MILIARIA HAND-OUT

1. DEFINITION
Miliaria is a common disorder of the eccrine sweat glands that often occurs in conditions of increased heat and humidity. Miliaria is thought to be caused by blockage of the sweat ducts, which results in the leakage of eccrine sweat into the epidermis or dermis.

2. EPIDEMIOLOGY
a. Worldwide, miliaria is most common in tropical environments, especially among people who recently moved to such environments from more temperate zones. Miliaria has been a significant problem for American and European military personnel who serve in Southeast Asia and the Pacific. b. Miliaria crystallina and miliaria rubra can occur in persons of any age, but the diseases are most common in infants. In a Japanese survey of more than 5,000 infants, miliaria crystallina was present in 4.5% of the neonates, with a mean age of 1 week. Miliaria rubra was present in 4% of the neonates, with a mean age of 11-14 days. c. Miliaria profunda is more common in adults than in infants and children.

3. ETIOLOGY
The following causes are recognized: a. Immaturity of the eccrine ducts: Neonates are thought to have immature eccrine ducts that easily rupture when sweating is induced; this rupture leads to miliaria. b. Occlusion of the skin, as with transdermal drug patches c. Occlusive clothing: Eighteen cases of miliaria rubra have been reported in US Army personnel who routinely wore flame-resistant army combat uniforms composed of a 65% rayon/25% Kevlar/10% nylon blend while serving in the hot, arid conditions of Afghanistan. d. Lack of acclimatization: Miliaria is common in individuals who move from a temperate climate to a tropical climate. The condition usually resolves after the individual has lived in the hot, humid conditions for many months. e. Hot, humid conditions: Tropical climates, incubators in neonatal nurseries, and febrile illnesses may precipitate miliaria. f. Exertion: Any stimulus to sweat may precipitate or exacerbate miliaria. g. Type I pseudohypoaldosteronism: This disorder of mineralocorticoid resistance leads to excessive loss of salt through eccrine secretions and is associated with repeated episodes of pustular miliaria rubra. h. Morvan syndrome: Miliaria rubra has been reported in this rare autoimmune disorder characterized by neuromyotonia, insomnia, hallucinations, pain, weight loss, and hyperhidrosis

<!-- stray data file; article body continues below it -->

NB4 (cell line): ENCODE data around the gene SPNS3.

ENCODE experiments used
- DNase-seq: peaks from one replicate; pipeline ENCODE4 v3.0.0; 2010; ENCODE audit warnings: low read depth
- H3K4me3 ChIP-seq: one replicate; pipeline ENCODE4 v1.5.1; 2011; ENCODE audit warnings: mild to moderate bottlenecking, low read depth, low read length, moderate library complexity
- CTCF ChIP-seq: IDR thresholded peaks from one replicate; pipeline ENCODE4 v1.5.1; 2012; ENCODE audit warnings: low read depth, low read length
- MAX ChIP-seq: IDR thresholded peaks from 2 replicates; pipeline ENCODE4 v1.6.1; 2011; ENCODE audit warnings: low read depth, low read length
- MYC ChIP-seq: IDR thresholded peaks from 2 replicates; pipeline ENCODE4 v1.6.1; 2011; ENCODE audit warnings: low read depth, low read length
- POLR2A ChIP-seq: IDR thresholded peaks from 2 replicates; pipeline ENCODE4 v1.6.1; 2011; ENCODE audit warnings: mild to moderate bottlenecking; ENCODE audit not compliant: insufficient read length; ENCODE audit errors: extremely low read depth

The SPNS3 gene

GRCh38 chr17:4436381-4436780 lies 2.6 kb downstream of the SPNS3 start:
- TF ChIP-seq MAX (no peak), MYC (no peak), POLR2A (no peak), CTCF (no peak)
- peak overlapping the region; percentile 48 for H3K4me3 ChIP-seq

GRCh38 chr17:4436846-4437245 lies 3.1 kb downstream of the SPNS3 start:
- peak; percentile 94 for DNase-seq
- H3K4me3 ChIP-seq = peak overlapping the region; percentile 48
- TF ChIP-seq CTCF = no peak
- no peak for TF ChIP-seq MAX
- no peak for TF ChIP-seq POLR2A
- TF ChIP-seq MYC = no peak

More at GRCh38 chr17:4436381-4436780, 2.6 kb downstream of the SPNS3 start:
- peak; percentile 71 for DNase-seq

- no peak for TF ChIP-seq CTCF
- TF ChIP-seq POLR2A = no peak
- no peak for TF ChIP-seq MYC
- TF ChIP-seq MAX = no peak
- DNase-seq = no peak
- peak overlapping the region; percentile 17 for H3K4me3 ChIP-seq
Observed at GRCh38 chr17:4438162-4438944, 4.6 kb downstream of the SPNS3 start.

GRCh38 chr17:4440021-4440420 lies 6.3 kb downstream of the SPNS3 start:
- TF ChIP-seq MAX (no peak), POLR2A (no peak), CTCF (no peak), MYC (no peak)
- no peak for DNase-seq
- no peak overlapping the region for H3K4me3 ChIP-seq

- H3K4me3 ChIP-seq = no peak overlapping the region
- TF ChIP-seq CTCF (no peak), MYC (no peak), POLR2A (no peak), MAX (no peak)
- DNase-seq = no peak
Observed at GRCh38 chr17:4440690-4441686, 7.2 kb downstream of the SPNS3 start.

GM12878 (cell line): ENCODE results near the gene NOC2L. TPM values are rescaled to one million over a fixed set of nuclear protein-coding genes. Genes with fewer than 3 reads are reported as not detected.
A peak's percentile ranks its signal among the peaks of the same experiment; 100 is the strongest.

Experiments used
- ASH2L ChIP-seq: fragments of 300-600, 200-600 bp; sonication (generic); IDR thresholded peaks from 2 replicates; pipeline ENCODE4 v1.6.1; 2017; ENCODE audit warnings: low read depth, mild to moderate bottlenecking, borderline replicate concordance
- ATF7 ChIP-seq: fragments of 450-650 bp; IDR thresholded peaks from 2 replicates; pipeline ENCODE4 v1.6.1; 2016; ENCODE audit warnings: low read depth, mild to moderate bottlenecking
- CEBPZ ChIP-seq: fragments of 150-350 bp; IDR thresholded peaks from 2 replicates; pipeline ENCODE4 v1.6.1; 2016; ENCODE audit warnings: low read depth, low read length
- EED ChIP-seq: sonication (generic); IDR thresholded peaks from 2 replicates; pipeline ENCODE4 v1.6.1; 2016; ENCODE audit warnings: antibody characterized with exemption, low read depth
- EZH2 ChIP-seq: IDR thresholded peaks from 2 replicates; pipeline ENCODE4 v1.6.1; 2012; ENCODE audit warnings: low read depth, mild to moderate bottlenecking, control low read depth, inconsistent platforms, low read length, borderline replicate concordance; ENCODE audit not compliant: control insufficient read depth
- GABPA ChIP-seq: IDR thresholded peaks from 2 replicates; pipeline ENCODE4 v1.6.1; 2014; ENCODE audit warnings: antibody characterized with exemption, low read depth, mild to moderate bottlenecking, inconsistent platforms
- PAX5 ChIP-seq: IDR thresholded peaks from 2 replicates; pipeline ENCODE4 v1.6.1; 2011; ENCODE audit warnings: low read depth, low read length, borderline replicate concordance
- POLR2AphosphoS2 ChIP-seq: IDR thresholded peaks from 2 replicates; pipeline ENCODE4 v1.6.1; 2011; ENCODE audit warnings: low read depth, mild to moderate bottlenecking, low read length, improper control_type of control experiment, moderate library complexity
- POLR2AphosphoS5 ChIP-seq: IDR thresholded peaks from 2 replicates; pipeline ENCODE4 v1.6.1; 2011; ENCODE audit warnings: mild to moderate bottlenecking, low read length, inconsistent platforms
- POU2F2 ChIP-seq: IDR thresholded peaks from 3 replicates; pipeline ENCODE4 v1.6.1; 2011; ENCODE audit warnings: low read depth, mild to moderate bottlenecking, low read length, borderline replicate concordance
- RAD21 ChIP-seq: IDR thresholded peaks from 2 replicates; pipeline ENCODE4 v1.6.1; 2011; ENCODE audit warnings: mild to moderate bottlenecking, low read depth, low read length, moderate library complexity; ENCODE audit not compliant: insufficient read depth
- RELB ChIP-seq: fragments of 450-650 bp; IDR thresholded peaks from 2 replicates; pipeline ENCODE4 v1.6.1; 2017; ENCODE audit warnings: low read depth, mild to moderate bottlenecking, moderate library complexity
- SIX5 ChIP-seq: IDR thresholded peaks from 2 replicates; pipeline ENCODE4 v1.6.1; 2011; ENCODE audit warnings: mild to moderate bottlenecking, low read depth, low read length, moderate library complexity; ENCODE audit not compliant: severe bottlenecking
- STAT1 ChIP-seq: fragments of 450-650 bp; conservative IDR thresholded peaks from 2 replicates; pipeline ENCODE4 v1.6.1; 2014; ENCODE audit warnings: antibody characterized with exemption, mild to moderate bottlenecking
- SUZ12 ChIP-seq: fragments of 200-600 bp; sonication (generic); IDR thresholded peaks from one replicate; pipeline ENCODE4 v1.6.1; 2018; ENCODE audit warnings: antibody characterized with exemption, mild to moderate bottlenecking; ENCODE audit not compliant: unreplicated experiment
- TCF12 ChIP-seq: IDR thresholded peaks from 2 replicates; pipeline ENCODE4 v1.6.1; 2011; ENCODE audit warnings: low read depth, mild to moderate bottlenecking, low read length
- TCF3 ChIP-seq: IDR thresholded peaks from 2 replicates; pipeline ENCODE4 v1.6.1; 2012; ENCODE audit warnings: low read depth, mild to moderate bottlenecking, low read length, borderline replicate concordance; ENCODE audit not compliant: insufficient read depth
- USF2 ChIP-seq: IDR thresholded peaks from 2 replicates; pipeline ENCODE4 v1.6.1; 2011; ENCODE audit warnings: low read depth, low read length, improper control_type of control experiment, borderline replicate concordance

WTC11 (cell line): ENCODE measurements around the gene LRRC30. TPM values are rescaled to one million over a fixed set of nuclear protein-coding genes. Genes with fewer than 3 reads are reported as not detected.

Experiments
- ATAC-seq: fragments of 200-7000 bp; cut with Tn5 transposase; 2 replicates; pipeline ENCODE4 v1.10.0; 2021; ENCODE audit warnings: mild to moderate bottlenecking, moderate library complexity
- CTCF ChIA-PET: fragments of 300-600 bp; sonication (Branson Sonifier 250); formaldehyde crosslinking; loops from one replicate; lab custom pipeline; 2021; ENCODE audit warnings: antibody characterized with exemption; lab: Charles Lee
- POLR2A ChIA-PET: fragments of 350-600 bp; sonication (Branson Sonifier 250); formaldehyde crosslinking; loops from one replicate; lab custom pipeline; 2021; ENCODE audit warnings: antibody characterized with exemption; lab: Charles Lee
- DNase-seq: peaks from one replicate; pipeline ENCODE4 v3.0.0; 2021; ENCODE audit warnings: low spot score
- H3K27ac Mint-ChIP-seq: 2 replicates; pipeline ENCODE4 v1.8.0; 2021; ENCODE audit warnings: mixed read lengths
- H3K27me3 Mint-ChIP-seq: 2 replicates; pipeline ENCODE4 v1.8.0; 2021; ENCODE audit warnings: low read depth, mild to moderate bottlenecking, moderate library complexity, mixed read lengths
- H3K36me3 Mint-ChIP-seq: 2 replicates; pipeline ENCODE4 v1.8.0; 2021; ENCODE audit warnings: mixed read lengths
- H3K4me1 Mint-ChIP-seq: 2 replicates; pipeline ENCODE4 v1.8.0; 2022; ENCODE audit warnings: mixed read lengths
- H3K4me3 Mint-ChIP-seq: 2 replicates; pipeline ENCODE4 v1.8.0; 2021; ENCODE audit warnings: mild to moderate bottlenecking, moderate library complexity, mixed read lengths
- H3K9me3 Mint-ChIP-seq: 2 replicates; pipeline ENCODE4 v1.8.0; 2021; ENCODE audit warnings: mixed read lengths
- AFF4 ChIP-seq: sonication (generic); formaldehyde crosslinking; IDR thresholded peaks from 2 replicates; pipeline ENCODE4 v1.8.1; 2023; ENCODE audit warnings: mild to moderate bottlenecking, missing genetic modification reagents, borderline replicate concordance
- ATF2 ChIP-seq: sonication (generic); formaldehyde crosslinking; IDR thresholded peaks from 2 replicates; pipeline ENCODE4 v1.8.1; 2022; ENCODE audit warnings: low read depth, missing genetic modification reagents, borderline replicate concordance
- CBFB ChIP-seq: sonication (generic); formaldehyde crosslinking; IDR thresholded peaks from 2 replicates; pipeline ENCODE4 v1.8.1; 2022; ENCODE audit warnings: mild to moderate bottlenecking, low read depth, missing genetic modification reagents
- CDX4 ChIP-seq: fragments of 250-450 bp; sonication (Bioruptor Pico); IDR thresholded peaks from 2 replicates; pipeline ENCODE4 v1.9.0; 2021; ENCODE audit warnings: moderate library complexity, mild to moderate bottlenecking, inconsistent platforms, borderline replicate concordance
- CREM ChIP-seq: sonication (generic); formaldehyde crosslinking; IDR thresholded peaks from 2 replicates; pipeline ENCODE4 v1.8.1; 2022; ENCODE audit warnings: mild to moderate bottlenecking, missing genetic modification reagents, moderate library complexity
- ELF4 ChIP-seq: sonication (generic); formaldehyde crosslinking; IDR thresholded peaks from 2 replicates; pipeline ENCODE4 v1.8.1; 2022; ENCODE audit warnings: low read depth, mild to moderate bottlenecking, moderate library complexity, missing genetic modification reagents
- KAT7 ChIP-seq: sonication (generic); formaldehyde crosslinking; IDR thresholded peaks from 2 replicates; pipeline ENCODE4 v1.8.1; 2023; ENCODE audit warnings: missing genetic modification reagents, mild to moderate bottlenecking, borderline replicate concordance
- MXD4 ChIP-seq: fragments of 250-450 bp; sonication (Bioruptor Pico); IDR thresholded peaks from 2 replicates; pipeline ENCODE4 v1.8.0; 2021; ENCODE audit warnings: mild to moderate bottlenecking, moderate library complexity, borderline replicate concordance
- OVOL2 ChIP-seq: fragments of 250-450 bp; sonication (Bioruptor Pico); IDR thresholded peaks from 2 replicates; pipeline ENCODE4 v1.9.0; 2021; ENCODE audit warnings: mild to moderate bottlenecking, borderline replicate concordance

1

vesicles occur in the superficial dermis. has been reported to cause miliaria. the eccrine glands are small. PATHOGENESIS Location of the blockage in the sweat duct determining miliary type. Miliaria crystallina 2 . and larger apocrine glands. Keratin blockage or due to Staphylococcus epidermidis in the sweat duct causes bubbles in the stratum spinosum and may break the skin causing inflammation of the skin. ie inside the epidermis. 4. also has been reported to cause miliaria. The top layer consists of the stratum corneum vesicles. where the blockage little deeper. ie at the dermo-epidermal junction. as have clonidine and neostigmine. soles of the feet. a drug that affects follicular differentiation. 6. Eruption of miliary rubra can be turned into a so-called miliaria pustulosa. but most are found on the palms of the hands.  5. Channel is below the blockage broke and then raised vesicles as small white crystal clear. lies deeper and thicker secret. hair and nails. This manifestation arises due to vasodilatation and stimulation of receptors that cause itching by enzymes out of the cells of the epidermis because of sweat into the epidermis. Ultraviolet radiation: Some researchers found that miliaria crystallina preferentially occurs in UV-exposed skin. and back. ANATOMY & PHYSIOLOGY    Skin is divided into three layers: epidermis. Drugs: Bethanechol. located in the superficial dermis with watery secretions. Skin adnexal glands composed of skin. CLASSIFICATION a. This process occurs in miliaria rubra. b. d. spiral duct and empties directly on the skin surface. and subcutaneous. Eccrine glands. dermis. There are two kinds of sweat glands. If the blockage that occurs lie deeper. k. and antibiotics prevent miliaria in an experimental setting. consisting of sebaceous glands and sudorifera/ sweat glands. eccrine sweat glands found all over the surface of the skin. Usually characterized by erythema and itching.i. Isotretinoin. forehead. A single case of miliaria crystallina following doxorubicin administration has been reported. This process resulted in miliaria profunda are generally rare. j. c. a drug that promotes sweating. Skin glands located in the dermis layer. Skin also has adnexal. namely: a. Excessive Sweat and clothing that does not absorb sweat can cause blockages in the superficial stratum corneum and will produce miliaria crystalline. Bacteria: Staphylococci are associated with miliaria.